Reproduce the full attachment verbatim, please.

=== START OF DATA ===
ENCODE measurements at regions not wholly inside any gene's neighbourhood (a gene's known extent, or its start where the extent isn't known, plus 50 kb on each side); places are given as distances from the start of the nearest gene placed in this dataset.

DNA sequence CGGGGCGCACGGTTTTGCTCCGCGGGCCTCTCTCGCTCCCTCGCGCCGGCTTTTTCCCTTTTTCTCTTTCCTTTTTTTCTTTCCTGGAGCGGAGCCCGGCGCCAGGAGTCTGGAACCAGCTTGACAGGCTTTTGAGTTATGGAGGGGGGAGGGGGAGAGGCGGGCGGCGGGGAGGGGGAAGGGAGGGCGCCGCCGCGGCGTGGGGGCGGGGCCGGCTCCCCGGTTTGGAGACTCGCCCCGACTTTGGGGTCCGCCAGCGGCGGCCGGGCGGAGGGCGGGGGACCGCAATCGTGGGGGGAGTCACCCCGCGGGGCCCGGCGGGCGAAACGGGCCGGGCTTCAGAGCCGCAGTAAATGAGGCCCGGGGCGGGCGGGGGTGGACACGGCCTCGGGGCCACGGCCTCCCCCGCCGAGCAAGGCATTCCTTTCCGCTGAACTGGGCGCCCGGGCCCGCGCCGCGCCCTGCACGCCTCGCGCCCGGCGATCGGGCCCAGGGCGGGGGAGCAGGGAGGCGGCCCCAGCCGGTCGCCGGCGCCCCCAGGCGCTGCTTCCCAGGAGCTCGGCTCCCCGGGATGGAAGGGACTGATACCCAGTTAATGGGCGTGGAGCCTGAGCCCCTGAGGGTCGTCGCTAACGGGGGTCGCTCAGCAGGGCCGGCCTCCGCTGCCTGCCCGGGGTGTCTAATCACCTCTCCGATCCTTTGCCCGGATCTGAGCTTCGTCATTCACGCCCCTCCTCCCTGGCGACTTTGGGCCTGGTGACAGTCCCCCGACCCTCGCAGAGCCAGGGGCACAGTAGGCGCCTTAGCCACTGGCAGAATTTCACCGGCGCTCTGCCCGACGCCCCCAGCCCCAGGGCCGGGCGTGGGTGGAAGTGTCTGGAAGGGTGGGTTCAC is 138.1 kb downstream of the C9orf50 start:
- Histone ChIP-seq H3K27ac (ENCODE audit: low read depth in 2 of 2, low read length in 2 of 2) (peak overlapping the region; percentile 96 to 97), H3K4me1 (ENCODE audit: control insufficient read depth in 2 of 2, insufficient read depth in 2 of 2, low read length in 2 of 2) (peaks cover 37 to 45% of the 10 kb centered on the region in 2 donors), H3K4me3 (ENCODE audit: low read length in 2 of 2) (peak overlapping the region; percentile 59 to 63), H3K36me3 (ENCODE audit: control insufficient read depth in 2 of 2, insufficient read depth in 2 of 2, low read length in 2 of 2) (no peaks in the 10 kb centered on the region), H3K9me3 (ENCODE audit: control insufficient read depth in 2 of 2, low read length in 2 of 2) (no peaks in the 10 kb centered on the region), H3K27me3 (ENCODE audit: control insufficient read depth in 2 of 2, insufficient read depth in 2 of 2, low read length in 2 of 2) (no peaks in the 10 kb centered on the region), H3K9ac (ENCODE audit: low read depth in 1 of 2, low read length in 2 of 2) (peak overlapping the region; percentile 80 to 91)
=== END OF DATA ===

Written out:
ENCODE measurements at regions not wholly inside any gene's neighbourhood (a gene's known extent, or its start where the extent isn't known, plus 50 kb on each side); places are given as distances from the start of the nearest gene placed in this dataset.

DNA sequence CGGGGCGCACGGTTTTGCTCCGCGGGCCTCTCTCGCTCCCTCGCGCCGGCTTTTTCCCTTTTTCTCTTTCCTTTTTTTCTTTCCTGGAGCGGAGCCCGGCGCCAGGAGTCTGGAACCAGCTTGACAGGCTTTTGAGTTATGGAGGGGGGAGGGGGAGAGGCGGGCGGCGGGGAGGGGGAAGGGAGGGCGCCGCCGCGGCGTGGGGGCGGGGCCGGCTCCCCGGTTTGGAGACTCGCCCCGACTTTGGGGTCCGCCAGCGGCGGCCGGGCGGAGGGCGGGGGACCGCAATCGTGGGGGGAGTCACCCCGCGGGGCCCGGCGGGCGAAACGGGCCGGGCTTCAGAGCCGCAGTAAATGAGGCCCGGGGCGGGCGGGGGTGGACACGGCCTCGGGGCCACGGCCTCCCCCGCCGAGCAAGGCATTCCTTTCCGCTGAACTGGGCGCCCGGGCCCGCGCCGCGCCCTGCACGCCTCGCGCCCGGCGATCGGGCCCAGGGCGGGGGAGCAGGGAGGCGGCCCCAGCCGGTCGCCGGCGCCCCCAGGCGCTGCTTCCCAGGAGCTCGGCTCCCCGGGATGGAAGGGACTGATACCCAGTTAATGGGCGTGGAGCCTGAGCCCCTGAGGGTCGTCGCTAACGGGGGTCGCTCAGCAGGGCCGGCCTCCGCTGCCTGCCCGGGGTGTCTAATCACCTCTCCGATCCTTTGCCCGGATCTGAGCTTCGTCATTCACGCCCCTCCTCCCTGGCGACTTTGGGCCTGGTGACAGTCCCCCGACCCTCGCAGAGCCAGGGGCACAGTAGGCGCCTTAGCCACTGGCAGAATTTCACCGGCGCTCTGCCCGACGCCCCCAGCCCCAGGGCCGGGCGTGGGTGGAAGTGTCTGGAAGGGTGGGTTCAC is 138.1 kb downstream of the C9orf50 start:
- Histone ChIP-seq H3K27ac (ENCODE audit: low read depth in 2 of 2, low read length in 2 of 2) (peak overlapping the region; percentile 96 to 97), H3K4me1 (ENCODE audit: control insufficient read depth in 2 of 2, insufficient read depth in 2 of 2, low read length in 2 of 2) (peaks cover 37 to 45% of the 10 kb centered on the region in 2 donors), H3K4me3 (ENCODE audit: low read length in 2 of 2) (peak overlapping the region; percentile 59 to 63), H3K36me3 (ENCODE audit: control insufficient read depth in 2 of 2, insufficient read depth in 2 of 2, low read length in 2 of 2) (no peaks in the 10 kb centered on the region), H3K9me3 (ENCODE audit: control insufficient read depth in 2 of 2, low read length in 2 of 2) (no peaks in the 10 kb centered on the region), H3K27me3 (ENCODE audit: control insufficient read depth in 2 of 2, insufficient read depth in 2 of 2, low read length in 2 of 2) (no peaks in the 10 kb centered on the region), H3K9ac (ENCODE audit: low read depth in 1 of 2, low read length in 2 of 2) (peak overlapping the region; percentile 80 to 91)